If you’re an avid skier or snowboarder looking to take your winter adventures to the next level, backcountry touring might be just what you need. Backcountry touring offers the perfect blend of untracked snow, solitude, and breathtaking mountain landscapes. However, it’s not something to jump into without the proper knowledge and preparation. In this guide, we’ll take you through the essential steps to start backcountry touring safely and enjoyably.
Learn The Foundations of Backcountry Touring:
We specifically developed an Intro To Backcountry series in Lake Tahoe, dedicated to teaching beginners the foundations of backcountry skiing or splitboarding. Our Tahoe ski guides will help you learn how to use your equipment, help you gain confidence in the backcountry, and teach you proper techniques for skinning, transitioning, and skiing or riding. Our Intro to Backcountry series is three parts. Backcountry 1.0: Intro to Backcountry, Backcountry 2.0: Intermediate Backcountry Techniques and Terrain, and Backcountry 3.0: Intro To Ski Mountaineering. We require Backcountry 1.0 for all AIARE 1 participants.
Take an Avalanche Education Course:
Before strapping on your touring gear and heading into the backcountry alone, invest in avalanche education. Avalanche safety is paramount, and you need to understand the basics of avalanches, snowpack analysis, and how to mitigate risks. Enrolling in an avalanche safety course from American Institute for Avalanche Research and Education (AIARE) helps you gain crucial knowledge and safety awareness. We offer AIARE 1 in two different formats. Our Hybrid AIARE 1 course has a partial online classroom component, perfect for people with busy schedules. Our 3-Day AIARE 1 course is the traditional in-person model which is great for people who like more hands-on learning time with our instructors. Either one you choose is the basic requirement for safely traveling in the backcountry!
The Right Gear:
Backcountry touring requires specialized gear that distinguishes it from resort skiing or snowboarding. Here’s what you’ll need:
a. Touring Skis or Splitboard: These skis and snowboards are designed to allow uphill travel as well as downhill descents. Make sure they are equipped with climbing skins for ascending slopes.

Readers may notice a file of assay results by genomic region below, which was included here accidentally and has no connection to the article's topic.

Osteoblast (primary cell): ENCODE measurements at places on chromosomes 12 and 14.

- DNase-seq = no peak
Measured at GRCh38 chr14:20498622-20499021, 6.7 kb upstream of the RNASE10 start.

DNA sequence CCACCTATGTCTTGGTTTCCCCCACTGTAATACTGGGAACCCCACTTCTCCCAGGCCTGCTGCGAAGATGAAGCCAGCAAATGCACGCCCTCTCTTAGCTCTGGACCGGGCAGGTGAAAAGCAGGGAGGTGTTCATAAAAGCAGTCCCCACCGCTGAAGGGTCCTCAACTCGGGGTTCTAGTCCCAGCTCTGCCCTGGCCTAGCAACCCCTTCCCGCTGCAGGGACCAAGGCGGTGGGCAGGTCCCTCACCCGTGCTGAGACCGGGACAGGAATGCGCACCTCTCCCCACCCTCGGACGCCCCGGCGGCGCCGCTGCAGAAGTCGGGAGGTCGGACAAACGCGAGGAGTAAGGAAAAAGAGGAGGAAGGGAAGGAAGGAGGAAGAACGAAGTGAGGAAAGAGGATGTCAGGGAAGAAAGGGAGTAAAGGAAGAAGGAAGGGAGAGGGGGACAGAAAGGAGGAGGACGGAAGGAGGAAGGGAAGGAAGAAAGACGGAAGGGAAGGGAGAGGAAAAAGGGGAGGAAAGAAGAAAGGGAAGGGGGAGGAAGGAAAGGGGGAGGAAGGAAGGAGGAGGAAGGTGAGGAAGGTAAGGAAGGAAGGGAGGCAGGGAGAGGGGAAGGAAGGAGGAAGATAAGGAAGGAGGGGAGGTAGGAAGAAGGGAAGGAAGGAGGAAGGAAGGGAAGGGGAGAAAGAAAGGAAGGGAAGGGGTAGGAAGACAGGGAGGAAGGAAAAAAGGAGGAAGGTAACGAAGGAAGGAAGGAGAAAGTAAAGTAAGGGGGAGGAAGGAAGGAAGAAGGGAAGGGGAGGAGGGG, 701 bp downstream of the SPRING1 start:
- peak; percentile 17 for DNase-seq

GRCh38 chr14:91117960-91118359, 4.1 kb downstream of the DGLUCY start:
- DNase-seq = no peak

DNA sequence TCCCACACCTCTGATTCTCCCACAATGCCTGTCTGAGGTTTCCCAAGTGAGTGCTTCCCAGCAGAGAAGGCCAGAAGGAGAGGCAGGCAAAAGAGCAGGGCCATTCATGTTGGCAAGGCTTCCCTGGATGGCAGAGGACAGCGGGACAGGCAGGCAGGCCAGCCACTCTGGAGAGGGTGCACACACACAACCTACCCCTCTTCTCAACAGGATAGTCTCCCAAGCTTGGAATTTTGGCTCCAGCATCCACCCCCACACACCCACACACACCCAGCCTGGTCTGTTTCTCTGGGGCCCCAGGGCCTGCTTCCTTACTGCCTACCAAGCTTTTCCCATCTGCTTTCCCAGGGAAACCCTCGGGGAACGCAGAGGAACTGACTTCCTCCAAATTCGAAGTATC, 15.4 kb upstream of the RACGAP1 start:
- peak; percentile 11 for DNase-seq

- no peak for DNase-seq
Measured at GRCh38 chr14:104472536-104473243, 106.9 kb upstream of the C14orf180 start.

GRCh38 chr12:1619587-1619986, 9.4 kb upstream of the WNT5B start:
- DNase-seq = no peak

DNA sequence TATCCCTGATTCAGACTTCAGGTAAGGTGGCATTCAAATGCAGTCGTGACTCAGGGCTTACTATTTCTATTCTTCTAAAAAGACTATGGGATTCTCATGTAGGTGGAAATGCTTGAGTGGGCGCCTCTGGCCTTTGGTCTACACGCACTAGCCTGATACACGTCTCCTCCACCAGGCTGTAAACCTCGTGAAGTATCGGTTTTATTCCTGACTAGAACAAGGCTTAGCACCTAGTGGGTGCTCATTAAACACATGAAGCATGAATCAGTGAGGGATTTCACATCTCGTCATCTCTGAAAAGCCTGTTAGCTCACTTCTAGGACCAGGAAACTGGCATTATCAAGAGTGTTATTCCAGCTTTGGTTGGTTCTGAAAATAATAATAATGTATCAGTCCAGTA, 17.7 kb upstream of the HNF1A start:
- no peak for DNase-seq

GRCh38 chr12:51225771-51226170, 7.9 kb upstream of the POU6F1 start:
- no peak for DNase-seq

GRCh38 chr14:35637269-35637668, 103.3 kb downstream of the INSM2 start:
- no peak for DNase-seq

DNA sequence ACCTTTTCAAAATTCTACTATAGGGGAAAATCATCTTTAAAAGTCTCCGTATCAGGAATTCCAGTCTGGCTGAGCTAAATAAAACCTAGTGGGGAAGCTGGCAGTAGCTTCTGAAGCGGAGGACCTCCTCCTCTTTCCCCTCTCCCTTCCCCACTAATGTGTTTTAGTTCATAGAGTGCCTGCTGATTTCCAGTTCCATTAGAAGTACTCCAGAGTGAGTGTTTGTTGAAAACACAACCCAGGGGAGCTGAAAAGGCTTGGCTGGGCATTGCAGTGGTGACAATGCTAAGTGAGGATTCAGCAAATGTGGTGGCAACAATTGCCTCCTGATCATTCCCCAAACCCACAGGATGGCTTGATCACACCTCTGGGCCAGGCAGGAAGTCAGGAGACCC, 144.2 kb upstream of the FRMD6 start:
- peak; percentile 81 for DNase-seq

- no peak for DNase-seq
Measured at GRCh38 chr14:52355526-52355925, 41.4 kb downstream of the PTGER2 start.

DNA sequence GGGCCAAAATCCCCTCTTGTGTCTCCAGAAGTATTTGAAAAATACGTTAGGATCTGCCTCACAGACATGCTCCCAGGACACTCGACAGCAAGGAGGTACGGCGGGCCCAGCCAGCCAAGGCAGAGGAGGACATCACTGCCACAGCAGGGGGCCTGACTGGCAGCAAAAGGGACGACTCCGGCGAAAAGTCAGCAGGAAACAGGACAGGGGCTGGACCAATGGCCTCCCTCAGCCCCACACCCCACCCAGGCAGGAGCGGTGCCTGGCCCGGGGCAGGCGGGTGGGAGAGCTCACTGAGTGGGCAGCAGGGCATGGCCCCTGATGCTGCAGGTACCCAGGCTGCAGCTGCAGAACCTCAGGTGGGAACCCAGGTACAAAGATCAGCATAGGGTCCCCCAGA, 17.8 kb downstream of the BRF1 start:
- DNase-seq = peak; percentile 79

b. Avalanche Safety Gear: This includes a beacon, probe, and shovel. Learn how to use these tools effectively in your avalanche safety course.
c. Backpack: Invest in a suitable backpack with enough space for your gear, safety equipment, food, and water.
d. Outerwear: Choose clothing appropriate for the backcountry, which should include waterproof and breathable layers.
e. Navigation Tools: A GPS, map, and compass are essential for route finding.
f. Climbing Skins: These are adhesive strips that attach to the base of your skis or splitboard for uphill travel.
g. Boots and Bindings: Ensure your boots and bindings are compatible with your touring skis or splitboard.
We offer rentals of backcountry skiing and splitboarding gear, contact our office for pricing!
Plan Your Trip:
Before heading out, meticulously plan your backcountry tour. This involves choosing a suitable route, considering the weather forecast, and establishing a communication plan with someone who knows your itinerary. Inform someone about your plans, expected return time, and provide them with essential information about your trip.
Practice Your Skills:
Practice using the skills you learned in Backcountry 1.0 before attempting a more challenging backcountry tour, start with shorter and less complex routes. Familiarize yourself with your gear and practice transitions from uphill to downhill mode. For expert guidance and pro tips on how to quickly become an intermediate backcountry skier, sign up for our Backcountry 2.0!
Keep yourself updated on weather conditions, avalanche forecasts, and trail conditions. Numerous websites, apps, and local resources can provide up-to-date information to help you make informed decisions.
Backcountry touring offers a unique and exhilarating way to explore the winter wilderness. However, it comes with its own set of challenges and risks. By educating yourself, investing in the right gear, and practicing your skills, you can embark on your backcountry adventure safely and responsibly. Remember, safety should always be your top priority, and having the right knowledge and equipment is crucial for a successful and enjoyable backcountry experience. So, start small, build your skills, and gradually work your way up to more challenging tours. Enjoy the freedom and beauty of the backcountry while staying safe and respecting the environment.